public transportMany changes have taken place over the last few years, none more so than in the automotive industry. If we look back, we can see the continuous evolution of public transport, from its introduction, at the beginning of the 19th century, up to today.


Public transport, in the form of omnibuses, made its first appearance in 1828. History tells us it was the owner of some thermal baths in Nantes (France) who hit upon the idea of providing transport from the center of the city to his establishment. This novel idea meant his baths were now accessible to everyone in the city and it wasn’t long after the appearance of this horse-drawn transport (capable of carrying up to 15 passengers) that Baudry, the owner, grasped its full potential. He realized that this service could be extended beyond his personal use and enable people, living in the center, to reach the outskirts of the city. It was at this point he founded the Enterprise Generale des Omnibus, which proved to be so successful that the idea soon spread to cities such as New York and London.
From there on, cities and engineering continued to evolve until, in 1831, the first self-propelled vehicle made its appearance powered by steam. Subsequently, in 1895, the first gasoline driven bus emerged (invented by Benz), which further facilized public transport. At this point, a new demand arose: the need for more seats. Previously, these vehicles were only capable of carrying some 6 passengers, with two drivers and a conductor travelling on the outside.
As the automotive world continued to grow and change, buses increased in size, improved in comfort and efficiency before finally evolving into the type of vehicle we see today. Until 2007 that is! That year saw the first rollout of smartphones and the beginnings of change (particularly on long-haul trips), in passenger needs, which lead to the subsequent demand for on-board Wi-Fi services.
High data costs and the ever-increasing use of smartphones for internet browsing, games and video streaming, converted the installation of multiservice communication platforms, offering on-board Wi-Fi and other real-time communication services, into a must.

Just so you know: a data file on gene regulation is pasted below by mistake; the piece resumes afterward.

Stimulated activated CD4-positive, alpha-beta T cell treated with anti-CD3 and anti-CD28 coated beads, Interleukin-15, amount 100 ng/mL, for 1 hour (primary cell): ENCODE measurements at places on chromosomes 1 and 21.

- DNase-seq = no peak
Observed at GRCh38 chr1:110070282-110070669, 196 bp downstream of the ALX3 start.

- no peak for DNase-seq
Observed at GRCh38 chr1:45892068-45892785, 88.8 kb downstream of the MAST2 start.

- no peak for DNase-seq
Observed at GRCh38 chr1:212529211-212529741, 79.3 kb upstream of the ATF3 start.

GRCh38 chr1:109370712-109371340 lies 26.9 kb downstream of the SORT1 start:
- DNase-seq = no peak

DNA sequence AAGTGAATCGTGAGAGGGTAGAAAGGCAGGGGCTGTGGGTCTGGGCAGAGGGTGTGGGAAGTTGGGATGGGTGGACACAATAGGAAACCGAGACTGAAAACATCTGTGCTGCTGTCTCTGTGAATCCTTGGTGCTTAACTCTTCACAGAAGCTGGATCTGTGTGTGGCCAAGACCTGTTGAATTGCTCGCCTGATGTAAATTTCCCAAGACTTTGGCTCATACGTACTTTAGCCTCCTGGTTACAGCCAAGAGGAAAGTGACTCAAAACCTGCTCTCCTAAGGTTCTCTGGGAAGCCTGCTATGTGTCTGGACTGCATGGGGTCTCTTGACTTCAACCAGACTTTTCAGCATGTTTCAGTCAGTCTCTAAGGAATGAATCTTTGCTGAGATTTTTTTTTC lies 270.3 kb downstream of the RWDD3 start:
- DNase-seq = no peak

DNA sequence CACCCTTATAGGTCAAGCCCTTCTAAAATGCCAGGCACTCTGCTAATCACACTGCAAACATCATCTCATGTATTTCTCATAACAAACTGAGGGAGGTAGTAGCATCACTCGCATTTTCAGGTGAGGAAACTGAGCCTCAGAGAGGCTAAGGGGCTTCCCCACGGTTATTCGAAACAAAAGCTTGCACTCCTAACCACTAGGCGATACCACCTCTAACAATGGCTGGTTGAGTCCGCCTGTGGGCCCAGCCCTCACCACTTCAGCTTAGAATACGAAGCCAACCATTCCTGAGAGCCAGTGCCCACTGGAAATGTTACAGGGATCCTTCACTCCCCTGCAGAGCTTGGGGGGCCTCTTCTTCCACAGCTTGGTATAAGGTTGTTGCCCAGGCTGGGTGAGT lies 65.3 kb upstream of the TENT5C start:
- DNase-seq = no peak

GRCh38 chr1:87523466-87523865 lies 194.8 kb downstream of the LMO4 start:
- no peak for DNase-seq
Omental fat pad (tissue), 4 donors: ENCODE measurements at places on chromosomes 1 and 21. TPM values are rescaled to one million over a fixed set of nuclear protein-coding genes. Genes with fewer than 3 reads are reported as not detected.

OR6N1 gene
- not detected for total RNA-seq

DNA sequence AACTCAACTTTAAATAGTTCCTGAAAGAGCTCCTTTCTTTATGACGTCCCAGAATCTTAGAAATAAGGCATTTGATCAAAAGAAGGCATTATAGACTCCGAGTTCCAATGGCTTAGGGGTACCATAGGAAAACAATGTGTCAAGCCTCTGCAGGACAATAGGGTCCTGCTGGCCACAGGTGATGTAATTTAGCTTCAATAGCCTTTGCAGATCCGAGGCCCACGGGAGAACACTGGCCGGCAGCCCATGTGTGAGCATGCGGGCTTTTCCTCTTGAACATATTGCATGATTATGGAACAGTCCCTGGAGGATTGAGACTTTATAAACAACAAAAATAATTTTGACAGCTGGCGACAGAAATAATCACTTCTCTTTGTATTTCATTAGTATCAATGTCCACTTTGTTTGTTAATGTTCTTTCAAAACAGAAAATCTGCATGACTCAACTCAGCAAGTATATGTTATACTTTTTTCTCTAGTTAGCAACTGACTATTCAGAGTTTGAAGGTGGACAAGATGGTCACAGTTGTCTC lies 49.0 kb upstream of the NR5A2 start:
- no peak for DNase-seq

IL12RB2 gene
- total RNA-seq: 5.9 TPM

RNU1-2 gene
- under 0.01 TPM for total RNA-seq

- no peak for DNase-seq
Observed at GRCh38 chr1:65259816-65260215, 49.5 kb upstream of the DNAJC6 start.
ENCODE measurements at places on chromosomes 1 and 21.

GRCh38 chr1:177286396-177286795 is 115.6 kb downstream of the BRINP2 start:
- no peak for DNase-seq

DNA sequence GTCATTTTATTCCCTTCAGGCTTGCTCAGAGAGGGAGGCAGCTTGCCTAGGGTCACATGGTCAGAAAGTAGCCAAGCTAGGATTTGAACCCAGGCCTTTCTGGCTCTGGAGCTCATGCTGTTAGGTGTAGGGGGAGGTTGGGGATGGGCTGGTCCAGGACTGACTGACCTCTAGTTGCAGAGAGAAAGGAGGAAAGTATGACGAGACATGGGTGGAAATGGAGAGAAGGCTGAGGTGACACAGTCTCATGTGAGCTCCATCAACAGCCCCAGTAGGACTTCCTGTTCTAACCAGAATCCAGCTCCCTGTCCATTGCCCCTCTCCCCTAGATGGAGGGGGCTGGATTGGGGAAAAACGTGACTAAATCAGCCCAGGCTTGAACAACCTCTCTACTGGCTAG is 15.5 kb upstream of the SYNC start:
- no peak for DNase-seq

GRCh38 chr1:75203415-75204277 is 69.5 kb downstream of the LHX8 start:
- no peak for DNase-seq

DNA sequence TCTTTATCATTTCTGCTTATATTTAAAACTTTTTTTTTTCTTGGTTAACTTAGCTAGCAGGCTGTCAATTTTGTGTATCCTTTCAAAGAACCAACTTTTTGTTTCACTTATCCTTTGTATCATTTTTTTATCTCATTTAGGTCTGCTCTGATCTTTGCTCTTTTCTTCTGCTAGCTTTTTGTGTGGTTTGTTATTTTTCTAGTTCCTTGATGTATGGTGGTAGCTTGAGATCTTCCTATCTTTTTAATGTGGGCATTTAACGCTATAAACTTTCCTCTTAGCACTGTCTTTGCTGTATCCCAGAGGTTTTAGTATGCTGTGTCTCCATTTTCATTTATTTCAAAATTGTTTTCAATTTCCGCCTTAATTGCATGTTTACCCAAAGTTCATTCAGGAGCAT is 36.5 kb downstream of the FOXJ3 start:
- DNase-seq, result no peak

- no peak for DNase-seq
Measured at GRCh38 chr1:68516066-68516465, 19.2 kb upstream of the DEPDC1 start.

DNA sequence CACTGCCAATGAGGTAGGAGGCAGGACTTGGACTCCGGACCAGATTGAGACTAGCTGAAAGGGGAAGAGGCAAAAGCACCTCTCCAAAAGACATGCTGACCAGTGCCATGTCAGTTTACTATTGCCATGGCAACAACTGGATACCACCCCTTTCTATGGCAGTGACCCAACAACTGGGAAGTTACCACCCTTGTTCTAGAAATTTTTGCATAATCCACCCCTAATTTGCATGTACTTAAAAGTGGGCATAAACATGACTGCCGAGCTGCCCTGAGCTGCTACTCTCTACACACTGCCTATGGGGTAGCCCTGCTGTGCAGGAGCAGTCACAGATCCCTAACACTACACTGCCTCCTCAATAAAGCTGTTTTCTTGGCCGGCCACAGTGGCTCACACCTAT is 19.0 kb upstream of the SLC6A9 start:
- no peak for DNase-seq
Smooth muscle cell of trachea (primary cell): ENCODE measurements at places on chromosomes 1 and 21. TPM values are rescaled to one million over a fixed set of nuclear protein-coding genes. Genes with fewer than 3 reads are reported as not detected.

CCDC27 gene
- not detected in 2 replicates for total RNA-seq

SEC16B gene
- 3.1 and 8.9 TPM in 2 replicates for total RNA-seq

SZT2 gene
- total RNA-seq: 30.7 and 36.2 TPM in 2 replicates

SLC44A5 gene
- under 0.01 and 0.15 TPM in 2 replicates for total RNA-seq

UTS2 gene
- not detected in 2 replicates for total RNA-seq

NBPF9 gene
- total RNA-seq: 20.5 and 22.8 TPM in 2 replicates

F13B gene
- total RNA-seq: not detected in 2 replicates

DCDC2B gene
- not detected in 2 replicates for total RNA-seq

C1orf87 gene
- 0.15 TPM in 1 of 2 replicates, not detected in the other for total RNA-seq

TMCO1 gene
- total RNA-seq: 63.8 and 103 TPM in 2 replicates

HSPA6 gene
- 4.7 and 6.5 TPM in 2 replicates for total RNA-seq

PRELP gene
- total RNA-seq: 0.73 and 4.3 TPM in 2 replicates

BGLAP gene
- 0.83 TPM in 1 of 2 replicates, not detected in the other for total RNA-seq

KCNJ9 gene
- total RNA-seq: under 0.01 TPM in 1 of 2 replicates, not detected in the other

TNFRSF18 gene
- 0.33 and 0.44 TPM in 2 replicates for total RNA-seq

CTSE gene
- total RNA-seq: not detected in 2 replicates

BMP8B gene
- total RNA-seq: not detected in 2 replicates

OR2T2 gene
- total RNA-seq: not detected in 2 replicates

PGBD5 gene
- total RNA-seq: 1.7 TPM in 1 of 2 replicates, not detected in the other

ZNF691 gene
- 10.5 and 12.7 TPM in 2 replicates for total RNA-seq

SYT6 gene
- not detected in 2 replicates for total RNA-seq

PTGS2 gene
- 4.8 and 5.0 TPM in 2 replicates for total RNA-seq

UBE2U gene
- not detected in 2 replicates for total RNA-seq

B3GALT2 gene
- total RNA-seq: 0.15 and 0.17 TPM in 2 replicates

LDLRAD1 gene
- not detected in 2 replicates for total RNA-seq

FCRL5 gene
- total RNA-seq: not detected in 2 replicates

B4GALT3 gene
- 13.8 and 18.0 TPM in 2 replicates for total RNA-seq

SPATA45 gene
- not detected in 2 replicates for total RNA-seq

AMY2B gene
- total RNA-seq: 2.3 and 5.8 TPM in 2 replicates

But it didn’t stop there. In order to resolve the high demand for on-board Wi-Fi, numerous tools were developed so bus companies could provide quality service. These tools for transport communication included:

Captive portal
  • Companies can custom design and configure their own on-board Wi-Fi user Access pages, allowing them to:
    Add advertising.
  • Control user access and charge for the service.
  • Gather user information, helpful when coming up with company statistics (returning customers, age, etc.).
    Establish browser limitations (such as time, data use, etc.).
Content filtering tools
  • Allowing companies to block certain categories or webpages they don’t want their customers to use (violent or inappropriate content, for example). Thanks to content and application filtering tools, Internet safety can be guaranteed.
Signal quality
  • To avoid poor coverage areas and customer complaints of little to no signal, tools to determine the quality of signal along the bus route are used. The companies, therefore, have the information they need to decide on the best routes for their vehicles and the ability to control their contracted data charges.

At Teldat, we are ready to meet the latest technological needs of bus companies. Not only do we offer transport communication platforms for on-board Wi-Fi, but also provide a wide range of software tools that guarantee the highest possible level of security and quality of service.


About the author

Aida SuarezAida Suarez
Aida Suárez, graduated in Aeronautical Engineering, is a Business Line Manager working within the Product Marketing Department, and responsible for the Transport line


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